As I can attest to after a full 162 (89-73), there are worse places than Citi Field to watch the Mets avert success. I don’t know if it’s necessary to layer “Family Sunday” on top of the experience of baseball played without weather concerns, but the themed in-game entertainment was certainly poured on. Big Mom has quite the lobby in this country, so of course Mother’s Day was invoked a few thousand times on the video screen. Several Mets mentioned how much they adore their mothers. Prizes were showered on mothers. The Mets had a mother of a time doing anything with Cole Hamels. It was a very thoroughly executed theme.

We survived seven innings of Hamels and an inning of Mario Hollands besides. We somehow endured Jose “Papa Grandé” Valverde digging the Mets a slightly deeper hole to climb out from when he issued a two-out walk to Jimmy Rollins and a triple to Chase Utley (do these guys ever go away?). After Valverde walked Ryan Howard to get to Marlon Byrd, I muttered without malice, “ah, go ahead, Marlon, for old time’s sake,” thinking 7-1 wasn’t any worse than 4-1 and at least we would be guaranteed an imminent departure to that Indian restaurant in Jackson Heights where we were headed postgame.

But Valverde struck out Byrd to end the top of the ninth, Antonio Bastardo (strange choice for a day celebrating parentage) imploded to start the bottom of the ninth and the tease appeared on.

The Young who isn’t Chris doubled. The Murph who is Daniel homered as if Mets do that all the time at Citi Field. Bam, 4-3. I felt this thrill going up my leg as I recalled Robin Ventura doing something similar to Curt Schilling to rouse a similarly torpid game against this very same opponent in this very same inning in this very same month in this very same vicinity in 1999. Now I had to brush off the dullness of the first eight innings, take our chances seriously and hope somebody would emerge as our John Olerud for the current century.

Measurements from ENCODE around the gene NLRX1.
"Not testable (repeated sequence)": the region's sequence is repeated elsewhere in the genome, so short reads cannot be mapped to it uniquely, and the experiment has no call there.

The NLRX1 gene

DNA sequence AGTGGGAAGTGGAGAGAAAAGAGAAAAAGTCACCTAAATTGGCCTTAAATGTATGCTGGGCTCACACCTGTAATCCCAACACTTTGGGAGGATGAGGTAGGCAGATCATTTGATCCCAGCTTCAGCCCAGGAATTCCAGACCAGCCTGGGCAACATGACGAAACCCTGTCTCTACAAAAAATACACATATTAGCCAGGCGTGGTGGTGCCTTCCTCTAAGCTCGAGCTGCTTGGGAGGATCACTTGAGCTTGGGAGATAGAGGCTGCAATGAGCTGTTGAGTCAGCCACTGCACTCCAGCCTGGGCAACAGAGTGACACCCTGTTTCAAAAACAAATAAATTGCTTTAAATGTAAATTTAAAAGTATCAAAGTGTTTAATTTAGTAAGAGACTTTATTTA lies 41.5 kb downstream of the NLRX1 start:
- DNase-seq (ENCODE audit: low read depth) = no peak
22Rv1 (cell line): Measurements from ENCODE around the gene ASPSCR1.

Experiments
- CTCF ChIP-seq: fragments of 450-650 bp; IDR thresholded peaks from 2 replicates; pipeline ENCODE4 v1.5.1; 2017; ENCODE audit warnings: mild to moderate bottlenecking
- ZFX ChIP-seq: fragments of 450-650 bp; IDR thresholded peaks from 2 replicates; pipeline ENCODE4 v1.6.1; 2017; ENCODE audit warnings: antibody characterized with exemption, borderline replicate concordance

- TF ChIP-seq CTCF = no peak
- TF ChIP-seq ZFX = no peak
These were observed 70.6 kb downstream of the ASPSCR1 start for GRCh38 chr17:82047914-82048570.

The Mets wouldn’t reveal their true intentions for many minutes. They never do. A strikeout. A double. A pitching change. A pinch-hitting appearance. A soft line drive whose destination was literally and figuratively up for grabs. A diving second baseman whose glove would touch a ball but not grasp it. A baserunner who by necessity would have to hold up at third. An effectively placed grounder that tied the game. A strikeout that continued it.

Yeah, dinner would wait through the onset of extra innings, a Met threat gone awry in the tenth and a Phillie opportunity extinguished in the eleventh. But the Tandoori oven would be fired up sooner than later once Ruben Tejada refused to keep playing in the best way possible. As the English translation to Juan Lagares’s walkup music strongly suggests once one is compelled to look it up after hearing it six times in eleven innings, “I will believe, I will believe, I will believe.”

That’s how they get ya. That’s how they keep ya.

4 comments to Get In With the Right Bunch of Fellows

  • Gene F.

    Nice piece. Of course, they had to win – Anthony Recker started, and as a charter member of The Aesthetically Appreciative Dads of America, we know that usually means a victory. Coming after a loss on Saturday that felt like a Sidney Crosby slash to the nethers, this win was a cool drink on a hot day.

  • “Her name is Mrs. Prince, and she likes me, bub.” Ha! I read about that Kiner – Choo Choo interview in a Met yearbook and I laugh about it every time anybody mentions Choo Choo or Kiner, but I don’t think I’ve seen anybody else mention that line in 25 years. Thanks! And happy anniversary! And let’s go Mets!

  • Kevin from Flushing

    Jackson Diner – solid choice. LGM.

  • Seth

    FYI, the expression is “sooner *rather than* later,” but I won’t take points off this time — just make sure you don’t make the same mistake again.